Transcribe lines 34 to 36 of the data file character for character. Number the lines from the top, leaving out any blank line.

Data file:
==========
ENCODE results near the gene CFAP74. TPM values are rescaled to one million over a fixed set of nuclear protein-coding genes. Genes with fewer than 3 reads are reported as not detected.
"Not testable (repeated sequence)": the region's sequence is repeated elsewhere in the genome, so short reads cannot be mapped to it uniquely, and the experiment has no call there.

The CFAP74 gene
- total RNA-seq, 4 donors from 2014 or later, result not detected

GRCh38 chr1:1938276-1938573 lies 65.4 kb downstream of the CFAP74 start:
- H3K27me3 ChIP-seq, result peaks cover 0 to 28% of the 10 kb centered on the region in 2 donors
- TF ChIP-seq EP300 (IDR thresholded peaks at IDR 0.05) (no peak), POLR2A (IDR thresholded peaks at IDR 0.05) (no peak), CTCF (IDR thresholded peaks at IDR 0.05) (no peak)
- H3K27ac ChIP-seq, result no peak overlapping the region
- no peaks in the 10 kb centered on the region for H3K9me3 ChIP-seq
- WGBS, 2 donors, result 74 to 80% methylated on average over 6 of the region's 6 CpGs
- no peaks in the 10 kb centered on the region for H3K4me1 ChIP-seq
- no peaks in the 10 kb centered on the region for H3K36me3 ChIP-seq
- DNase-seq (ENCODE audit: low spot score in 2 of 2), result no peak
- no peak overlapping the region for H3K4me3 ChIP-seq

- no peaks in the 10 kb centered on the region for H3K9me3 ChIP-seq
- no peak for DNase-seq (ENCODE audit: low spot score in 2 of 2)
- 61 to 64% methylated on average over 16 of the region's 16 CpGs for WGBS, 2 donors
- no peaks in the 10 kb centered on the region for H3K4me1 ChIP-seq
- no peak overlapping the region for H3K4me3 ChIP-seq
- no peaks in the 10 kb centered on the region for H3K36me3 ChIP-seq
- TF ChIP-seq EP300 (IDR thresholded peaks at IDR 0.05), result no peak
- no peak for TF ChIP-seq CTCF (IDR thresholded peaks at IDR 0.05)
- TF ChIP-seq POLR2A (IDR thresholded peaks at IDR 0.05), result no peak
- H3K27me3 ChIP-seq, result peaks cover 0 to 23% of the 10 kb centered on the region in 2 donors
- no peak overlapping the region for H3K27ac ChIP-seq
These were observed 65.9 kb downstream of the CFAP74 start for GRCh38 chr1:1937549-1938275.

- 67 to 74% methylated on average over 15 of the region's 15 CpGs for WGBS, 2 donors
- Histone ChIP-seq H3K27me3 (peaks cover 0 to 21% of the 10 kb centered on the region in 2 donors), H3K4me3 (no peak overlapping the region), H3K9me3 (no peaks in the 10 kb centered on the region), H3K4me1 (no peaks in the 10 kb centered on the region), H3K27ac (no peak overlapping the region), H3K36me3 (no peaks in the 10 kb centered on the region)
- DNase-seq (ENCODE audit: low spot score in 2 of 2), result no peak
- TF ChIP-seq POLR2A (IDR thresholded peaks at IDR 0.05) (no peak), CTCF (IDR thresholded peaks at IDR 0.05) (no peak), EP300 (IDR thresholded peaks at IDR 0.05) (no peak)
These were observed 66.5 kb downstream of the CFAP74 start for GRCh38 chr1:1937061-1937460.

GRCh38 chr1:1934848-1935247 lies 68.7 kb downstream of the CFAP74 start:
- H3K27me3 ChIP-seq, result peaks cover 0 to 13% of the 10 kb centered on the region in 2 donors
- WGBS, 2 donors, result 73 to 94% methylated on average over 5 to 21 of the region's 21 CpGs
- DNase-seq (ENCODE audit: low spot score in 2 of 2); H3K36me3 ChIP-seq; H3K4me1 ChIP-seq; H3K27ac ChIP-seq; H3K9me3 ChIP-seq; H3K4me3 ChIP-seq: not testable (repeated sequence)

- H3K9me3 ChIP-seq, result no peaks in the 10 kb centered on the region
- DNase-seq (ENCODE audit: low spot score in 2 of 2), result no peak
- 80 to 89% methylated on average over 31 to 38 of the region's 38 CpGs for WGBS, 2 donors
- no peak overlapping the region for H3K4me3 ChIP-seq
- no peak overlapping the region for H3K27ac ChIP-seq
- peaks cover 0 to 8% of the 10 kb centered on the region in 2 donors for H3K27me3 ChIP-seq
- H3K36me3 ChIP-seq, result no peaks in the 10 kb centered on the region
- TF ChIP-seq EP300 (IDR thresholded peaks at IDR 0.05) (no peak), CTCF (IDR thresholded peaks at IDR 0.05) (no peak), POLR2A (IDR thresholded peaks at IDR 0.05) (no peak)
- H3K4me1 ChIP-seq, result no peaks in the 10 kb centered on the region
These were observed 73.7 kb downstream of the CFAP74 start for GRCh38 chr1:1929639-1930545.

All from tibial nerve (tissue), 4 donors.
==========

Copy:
- WGBS, 2 donors, result 73 to 94% methylated on average over 5 to 21 of the region's 21 CpGs
- DNase-seq (ENCODE audit: low spot score in 2 of 2); H3K36me3 ChIP-seq; H3K4me1 ChIP-seq; H3K27ac ChIP-seq; H3K9me3 ChIP-seq; H3K4me3 ChIP-seq: not testable (repeated sequence)

- H3K9me3 ChIP-seq, result no peaks in the 10 kb centered on the region